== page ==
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File Management

Over the past few months I’ve realized that I don’t have a go-to site or app for sharing large files online. That’s probably because most of the popular services currently available are either slow, clunky or just forgettable. Most of them don’t allow users to keep track of what happened to their files, re-send download links or check if they were downloaded.

Where do you go when you need all these features and more? Enter UploadingIt.

UploadingIt presents a no-fuss solution to getting your files online, and makes it easy to share them. There are advanced sharing options, too, and there’s no learning curve. It includes everything you need, and nothing you don’t. Let’s take a closer look and see if UploadingIt is the file-sharing app for you.
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Prior to getting my iPad, I didn’t have much use for notebook apps. After my computing life went mobile, however, I found myself needing to write things down without having a notepad within reach. And so I got Evernote, the same notebook app used by so many of the bloggers I followed. After a few days, however, I wasn’t happy. Evernote could do all the things I wanted it to, but it didn’t…feel right.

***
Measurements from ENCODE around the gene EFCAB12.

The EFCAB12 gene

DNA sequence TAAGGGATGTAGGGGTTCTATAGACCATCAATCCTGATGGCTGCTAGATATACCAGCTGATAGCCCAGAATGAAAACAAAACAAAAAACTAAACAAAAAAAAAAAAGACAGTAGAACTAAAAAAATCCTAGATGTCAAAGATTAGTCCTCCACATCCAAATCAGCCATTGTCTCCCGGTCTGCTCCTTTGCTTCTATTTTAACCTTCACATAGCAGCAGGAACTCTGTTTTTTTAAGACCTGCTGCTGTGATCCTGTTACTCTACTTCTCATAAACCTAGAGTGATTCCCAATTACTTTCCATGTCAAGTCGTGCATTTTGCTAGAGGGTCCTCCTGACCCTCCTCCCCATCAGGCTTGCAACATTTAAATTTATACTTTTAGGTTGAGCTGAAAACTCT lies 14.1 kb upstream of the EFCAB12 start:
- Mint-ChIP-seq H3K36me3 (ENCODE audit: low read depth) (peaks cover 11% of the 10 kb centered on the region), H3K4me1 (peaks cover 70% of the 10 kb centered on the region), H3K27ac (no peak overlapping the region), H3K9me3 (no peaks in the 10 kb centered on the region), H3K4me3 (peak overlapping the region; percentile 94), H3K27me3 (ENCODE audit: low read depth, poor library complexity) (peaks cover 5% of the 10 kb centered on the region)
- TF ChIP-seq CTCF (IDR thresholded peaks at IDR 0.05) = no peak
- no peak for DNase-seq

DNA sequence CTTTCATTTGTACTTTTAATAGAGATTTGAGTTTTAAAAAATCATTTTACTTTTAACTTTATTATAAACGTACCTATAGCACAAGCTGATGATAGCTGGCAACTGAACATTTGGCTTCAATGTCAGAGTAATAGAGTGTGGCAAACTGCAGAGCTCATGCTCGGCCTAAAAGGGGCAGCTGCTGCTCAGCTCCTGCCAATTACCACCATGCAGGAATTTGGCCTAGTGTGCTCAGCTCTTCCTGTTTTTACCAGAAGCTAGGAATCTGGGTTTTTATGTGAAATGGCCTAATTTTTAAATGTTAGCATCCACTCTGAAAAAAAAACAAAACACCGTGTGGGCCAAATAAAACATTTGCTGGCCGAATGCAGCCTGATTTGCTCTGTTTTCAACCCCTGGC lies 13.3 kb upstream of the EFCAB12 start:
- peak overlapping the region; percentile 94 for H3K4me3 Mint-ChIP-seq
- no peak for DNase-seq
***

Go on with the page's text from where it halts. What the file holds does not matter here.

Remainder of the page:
My editor suggested I take a look at Memonic, a notebook app developed by a Swiss startup named Nektoon AG. I said to him the same thing I say to everybody else: if something doesn’t feel right, then it can’t hurt to try the Swiss.